Conflict and war
In warzones, we do not take sides. We provide medical care based on needs alone, and try to reach the people who need help most.
If warring parties see aid organisations as being on one side of a conflict, we are less likely to gain access to those in need and more likely to be attacked.
One of the ways in which we are able to demonstrate our independence to warring parties is to ensure that all our funding for work in conflicts comes from private individuals – we do not accept government grants.
Conflict and war: Key facts
MSF PROJECTS IN CONFLICT SETTINGS IN 2019
MSF SURGICAL INTERVENTIONS IN 2019
MSF EXPENDITURE IN YEMEN IN 2019
How we respond to conflict
Conflicts, be they international wars or internal disputes, can have many consequences.
Fear of violence or persecution uproots entire communities and, for those who stay, many are often left without access to medical care.
Conflicts normally lead to a rise in trauma injuries, but also lead to problems for people needing normal medical care, such as for complications with pregnancy or chronic diseases such as diabetes.
Psychological distress and mental illnesses also generally rise. Sexual violence is sadly all too common in conflicts too.
During times of intense violence, our teams often have to work with a great deal of flexibility. In 2011, with ongoing violence engulfing medical facilities in Misrata, Libya, an MSF team had to find a way to safely and quickly evacuate a large number of severely wounded patients from the city.
The team chartered a fast passenger ferry, stripping it of its seats so that plastic sheeting and mattresses could be laid and IV lines set up. “The violence caused an influx of wounded people and it was fortunate we could be there and get them onboard,” said Helmy Mekaoui, an MSF doctor who coordinated the medical evacuation.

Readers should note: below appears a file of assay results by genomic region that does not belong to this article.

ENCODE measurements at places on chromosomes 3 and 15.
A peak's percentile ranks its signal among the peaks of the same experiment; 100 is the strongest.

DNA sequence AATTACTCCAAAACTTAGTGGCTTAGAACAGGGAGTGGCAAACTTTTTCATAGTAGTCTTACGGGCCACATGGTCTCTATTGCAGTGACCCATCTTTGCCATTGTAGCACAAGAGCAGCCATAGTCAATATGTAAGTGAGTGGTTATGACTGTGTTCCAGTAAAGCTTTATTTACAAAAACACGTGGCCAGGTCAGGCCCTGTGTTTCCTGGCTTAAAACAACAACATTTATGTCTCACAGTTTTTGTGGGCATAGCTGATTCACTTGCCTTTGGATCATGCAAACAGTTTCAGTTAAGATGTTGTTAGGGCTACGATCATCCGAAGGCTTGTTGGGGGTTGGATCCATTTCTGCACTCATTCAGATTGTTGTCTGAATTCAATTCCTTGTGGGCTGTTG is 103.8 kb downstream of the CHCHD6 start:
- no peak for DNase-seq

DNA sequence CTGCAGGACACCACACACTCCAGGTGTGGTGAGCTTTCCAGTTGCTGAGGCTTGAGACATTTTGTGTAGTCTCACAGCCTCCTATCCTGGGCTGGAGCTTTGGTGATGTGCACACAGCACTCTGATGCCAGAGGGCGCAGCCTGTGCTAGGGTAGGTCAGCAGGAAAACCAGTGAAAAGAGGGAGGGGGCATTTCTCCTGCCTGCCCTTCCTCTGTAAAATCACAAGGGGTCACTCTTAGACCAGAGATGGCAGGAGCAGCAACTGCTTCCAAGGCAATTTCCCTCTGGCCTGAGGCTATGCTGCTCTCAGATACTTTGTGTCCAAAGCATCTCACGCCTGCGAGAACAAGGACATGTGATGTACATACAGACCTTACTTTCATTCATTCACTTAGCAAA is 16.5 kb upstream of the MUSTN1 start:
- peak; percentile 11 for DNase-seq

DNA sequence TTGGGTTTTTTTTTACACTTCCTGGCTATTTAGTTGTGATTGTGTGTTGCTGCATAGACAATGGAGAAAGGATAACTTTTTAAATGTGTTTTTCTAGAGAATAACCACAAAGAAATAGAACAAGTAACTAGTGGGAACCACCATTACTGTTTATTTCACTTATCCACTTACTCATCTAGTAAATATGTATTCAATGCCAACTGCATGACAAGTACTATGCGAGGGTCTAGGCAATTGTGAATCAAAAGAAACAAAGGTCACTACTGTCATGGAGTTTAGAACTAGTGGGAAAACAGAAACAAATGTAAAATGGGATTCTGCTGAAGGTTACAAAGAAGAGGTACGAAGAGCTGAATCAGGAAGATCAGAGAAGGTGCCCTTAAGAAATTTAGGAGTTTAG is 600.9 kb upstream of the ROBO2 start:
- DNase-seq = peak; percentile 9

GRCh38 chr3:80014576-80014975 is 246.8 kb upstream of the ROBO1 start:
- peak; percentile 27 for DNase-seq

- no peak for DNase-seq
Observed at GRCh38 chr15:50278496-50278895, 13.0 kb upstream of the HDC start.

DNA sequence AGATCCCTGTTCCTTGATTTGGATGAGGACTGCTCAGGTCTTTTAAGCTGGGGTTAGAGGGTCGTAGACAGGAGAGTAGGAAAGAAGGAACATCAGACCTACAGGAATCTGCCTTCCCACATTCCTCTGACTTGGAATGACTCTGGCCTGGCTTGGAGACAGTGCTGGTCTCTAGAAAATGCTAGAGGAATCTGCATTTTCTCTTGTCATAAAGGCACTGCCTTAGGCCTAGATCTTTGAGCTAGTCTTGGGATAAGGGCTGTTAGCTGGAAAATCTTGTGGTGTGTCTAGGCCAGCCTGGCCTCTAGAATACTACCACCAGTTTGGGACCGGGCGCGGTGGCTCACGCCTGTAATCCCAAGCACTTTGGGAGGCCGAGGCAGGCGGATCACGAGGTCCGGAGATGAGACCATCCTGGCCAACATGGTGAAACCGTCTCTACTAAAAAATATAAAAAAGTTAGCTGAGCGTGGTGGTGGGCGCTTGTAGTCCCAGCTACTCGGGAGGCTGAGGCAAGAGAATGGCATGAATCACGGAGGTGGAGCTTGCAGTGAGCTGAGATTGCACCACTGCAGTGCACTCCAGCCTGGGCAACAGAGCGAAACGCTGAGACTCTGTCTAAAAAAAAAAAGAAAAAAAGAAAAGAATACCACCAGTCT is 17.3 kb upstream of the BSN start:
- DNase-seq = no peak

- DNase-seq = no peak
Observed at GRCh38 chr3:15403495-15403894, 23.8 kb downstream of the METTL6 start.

Despite the rough seas, the boat safely arrived in Tunisia the following day with 20 ambulances waiting to take the 71 patients to hospital.
MSF logistician, Annas Alamudi, said: “As far as I’m concerned, it was a successful operation and I’m glad we could help. There were sick people who needed to get out, and we got them out. Job done.”
Working in a warzone can be an extremely frightening, stressful and disturbing experience. Because of this, we only allow highly trained and experienced staff who have volunteered themselves to work in such situations.
Paul McMaster, a British surgeon who has worked extensively with MSF, still finds high security missions challenging.
After returning from a mission in Syria where he treated the wounded in an operating theatre set up in a cave, he said: “I've worked in many difficult places with MSF – war zones like Sri Lanka, Ivory Coast and Somalia – but while in those countries it was dangerous on the ground, in Syria the danger always comes from the air.
“It’s a much more oppressive type of danger, having a helicopter hovering in the sky above you.”
Although we accept that it is impossible to exclude our staff from every form of risk, we do our utmost to manage them through our strict security measures.
Before starting a new project, and throughout its run, we are continually assessing risks. Each field mission has specific and detailed safety regulations in place, outlining strategies and specific security measures and responsibilities.
Among these regulations, MSF holds a strict ‘no-weapons’ policy in all of our clinics, vehicles and health centres. For the safety of our staff and patients, it is crucial that no armed people are in our hospitals.
Naturally, we will treat fighters who need medical help, whatever side they are on, but they and their colleagues must leave their weapons outside.
The presence of anyone who is armed heightens the chances of our facility becoming a target of violence.